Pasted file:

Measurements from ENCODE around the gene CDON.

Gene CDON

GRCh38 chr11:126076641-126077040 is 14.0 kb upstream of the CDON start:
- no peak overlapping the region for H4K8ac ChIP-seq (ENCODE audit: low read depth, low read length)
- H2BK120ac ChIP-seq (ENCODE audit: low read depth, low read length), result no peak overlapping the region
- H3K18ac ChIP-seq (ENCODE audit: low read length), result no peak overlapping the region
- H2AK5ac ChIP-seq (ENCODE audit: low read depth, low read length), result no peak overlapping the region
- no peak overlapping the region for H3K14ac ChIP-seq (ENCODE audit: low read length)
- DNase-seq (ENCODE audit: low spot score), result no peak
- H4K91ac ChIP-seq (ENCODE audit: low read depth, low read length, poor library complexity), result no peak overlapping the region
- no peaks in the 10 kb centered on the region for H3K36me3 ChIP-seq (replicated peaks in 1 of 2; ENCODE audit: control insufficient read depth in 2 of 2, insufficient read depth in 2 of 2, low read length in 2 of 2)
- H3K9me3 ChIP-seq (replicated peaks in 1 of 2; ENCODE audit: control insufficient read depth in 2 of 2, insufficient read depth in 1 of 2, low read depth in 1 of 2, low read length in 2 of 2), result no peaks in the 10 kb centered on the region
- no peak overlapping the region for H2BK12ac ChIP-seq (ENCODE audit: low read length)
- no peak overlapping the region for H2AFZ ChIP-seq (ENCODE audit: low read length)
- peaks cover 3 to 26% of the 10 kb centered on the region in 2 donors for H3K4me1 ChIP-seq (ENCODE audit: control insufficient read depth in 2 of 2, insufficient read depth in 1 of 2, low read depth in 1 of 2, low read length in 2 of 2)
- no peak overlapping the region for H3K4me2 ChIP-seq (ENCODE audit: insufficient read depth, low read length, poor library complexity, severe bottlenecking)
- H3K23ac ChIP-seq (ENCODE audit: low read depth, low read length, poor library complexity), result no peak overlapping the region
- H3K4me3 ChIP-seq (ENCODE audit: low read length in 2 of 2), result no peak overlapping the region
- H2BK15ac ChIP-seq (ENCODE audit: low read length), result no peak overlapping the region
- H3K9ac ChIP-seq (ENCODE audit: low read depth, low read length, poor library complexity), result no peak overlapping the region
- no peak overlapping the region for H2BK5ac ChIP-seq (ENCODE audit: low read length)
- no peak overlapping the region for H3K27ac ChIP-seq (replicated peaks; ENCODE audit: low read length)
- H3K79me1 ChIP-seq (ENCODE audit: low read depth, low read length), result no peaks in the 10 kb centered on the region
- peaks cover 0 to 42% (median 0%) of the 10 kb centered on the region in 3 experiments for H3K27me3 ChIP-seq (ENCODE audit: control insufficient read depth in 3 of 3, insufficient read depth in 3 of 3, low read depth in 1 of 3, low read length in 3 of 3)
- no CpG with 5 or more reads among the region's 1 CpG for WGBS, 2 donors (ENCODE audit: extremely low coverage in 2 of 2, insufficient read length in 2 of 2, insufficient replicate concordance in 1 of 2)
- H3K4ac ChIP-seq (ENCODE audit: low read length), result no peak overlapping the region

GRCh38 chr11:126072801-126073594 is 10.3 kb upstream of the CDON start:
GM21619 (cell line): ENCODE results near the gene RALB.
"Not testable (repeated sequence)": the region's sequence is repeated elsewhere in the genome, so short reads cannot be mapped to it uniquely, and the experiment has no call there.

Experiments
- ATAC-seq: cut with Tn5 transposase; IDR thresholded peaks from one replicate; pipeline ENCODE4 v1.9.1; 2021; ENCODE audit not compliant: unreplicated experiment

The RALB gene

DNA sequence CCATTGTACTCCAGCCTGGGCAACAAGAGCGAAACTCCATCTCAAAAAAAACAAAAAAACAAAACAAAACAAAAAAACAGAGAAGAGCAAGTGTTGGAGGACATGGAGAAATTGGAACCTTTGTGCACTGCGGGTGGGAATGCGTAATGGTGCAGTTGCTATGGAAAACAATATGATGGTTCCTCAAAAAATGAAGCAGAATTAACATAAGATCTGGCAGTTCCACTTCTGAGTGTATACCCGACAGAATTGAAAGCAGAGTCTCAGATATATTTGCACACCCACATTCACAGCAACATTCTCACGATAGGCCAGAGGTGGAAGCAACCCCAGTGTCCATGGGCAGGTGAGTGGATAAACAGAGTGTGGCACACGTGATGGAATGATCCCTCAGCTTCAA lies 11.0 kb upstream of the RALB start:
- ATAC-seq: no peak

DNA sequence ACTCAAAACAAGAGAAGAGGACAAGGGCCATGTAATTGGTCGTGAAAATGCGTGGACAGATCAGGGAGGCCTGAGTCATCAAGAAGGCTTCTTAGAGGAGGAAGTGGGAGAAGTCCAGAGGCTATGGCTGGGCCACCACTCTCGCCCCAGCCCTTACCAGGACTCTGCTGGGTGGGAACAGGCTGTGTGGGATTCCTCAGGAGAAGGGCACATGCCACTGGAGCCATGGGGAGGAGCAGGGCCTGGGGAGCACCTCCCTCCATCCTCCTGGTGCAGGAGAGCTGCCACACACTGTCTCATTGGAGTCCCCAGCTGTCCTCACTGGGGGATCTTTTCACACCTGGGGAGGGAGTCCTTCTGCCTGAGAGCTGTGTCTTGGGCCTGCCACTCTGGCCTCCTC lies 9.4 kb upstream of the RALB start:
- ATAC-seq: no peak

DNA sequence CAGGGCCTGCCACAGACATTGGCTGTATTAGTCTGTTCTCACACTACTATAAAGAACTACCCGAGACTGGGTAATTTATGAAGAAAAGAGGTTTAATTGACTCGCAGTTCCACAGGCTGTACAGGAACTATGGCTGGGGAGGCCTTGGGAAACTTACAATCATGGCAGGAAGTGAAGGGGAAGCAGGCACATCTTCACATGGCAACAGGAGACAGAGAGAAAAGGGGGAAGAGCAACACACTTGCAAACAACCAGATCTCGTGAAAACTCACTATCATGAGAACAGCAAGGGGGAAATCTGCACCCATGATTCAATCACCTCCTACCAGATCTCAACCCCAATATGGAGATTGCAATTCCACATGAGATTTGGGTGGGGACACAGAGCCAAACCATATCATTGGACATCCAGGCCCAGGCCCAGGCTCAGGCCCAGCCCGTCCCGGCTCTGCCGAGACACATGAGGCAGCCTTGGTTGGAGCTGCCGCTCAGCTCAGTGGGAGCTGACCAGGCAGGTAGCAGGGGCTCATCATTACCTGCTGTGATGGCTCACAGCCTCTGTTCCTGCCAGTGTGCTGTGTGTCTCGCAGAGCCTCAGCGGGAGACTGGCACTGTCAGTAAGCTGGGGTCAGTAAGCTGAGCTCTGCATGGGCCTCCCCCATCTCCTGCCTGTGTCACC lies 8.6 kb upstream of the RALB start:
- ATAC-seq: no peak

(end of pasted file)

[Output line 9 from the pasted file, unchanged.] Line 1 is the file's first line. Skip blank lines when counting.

- DNase-seq (ENCODE audit: low spot score), result no peak